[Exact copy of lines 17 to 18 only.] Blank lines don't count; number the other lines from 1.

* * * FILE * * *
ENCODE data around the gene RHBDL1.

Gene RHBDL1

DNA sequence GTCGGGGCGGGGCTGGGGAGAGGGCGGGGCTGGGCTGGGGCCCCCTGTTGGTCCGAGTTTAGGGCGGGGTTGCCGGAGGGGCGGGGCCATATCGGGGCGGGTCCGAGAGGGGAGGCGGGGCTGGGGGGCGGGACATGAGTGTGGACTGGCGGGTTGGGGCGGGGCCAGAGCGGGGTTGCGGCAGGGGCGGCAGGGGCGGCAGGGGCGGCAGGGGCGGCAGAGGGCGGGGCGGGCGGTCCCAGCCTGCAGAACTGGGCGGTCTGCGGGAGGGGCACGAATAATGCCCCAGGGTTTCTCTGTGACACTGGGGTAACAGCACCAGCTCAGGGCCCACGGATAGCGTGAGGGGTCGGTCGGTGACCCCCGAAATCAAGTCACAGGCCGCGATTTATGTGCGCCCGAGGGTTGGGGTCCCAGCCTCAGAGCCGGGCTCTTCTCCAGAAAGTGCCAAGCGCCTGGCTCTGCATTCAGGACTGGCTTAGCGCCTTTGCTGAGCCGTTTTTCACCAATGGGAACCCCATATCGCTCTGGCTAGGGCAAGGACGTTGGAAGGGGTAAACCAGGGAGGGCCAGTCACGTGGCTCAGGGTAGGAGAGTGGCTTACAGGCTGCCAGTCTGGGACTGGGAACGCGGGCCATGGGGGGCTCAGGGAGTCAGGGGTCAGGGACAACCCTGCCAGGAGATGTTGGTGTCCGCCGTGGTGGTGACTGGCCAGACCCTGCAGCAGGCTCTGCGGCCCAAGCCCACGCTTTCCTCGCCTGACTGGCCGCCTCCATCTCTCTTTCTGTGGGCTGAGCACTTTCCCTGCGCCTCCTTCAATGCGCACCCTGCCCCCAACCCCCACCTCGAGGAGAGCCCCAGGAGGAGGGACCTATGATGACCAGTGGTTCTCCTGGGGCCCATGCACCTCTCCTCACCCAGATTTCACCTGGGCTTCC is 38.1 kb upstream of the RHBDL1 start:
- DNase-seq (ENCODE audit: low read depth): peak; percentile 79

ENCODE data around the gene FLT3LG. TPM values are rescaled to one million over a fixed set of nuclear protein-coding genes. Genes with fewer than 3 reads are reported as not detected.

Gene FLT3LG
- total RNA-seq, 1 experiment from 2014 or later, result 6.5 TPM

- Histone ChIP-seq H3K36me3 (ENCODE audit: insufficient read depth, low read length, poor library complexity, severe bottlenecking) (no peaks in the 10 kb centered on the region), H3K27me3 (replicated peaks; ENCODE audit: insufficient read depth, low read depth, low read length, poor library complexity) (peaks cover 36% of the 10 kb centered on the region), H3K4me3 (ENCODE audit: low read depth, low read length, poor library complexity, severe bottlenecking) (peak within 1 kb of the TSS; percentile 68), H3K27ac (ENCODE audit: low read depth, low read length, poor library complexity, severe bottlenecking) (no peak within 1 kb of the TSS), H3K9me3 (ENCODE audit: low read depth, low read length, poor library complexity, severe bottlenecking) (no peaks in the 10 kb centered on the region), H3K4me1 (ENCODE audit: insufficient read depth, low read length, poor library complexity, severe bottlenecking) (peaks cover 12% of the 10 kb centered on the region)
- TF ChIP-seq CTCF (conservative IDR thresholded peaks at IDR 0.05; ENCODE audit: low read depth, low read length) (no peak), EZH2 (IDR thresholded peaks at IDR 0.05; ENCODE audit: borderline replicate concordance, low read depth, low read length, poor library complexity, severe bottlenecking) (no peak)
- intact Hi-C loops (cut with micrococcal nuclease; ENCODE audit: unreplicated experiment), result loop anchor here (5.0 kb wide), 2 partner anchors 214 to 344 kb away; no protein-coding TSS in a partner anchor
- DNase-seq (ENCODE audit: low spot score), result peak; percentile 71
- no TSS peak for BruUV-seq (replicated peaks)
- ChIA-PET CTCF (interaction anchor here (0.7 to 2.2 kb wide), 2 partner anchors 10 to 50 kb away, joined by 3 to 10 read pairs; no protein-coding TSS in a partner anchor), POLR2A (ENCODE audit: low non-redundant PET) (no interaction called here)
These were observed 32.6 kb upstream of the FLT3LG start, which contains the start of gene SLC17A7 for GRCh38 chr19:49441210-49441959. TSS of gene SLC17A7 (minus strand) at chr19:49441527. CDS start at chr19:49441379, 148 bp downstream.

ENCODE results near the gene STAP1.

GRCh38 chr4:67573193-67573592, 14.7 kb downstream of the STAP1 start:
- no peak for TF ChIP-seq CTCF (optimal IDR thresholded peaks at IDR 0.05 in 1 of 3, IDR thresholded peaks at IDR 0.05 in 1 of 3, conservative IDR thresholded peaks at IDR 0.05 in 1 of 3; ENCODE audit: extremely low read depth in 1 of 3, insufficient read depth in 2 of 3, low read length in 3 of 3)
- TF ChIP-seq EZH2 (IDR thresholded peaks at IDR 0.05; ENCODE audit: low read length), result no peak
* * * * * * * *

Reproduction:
- no peak for TF ChIP-seq CTCF (optimal IDR thresholded peaks at IDR 0.05 in 1 of 3, IDR thresholded peaks at IDR 0.05 in 1 of 3, conservative IDR thresholded peaks at IDR 0.05 in 1 of 3; ENCODE audit: extremely low read depth in 1 of 3, insufficient read depth in 2 of 3, low read length in 3 of 3)
- TF ChIP-seq EZH2 (IDR thresholded peaks at IDR 0.05; ENCODE audit: low read length), result no peak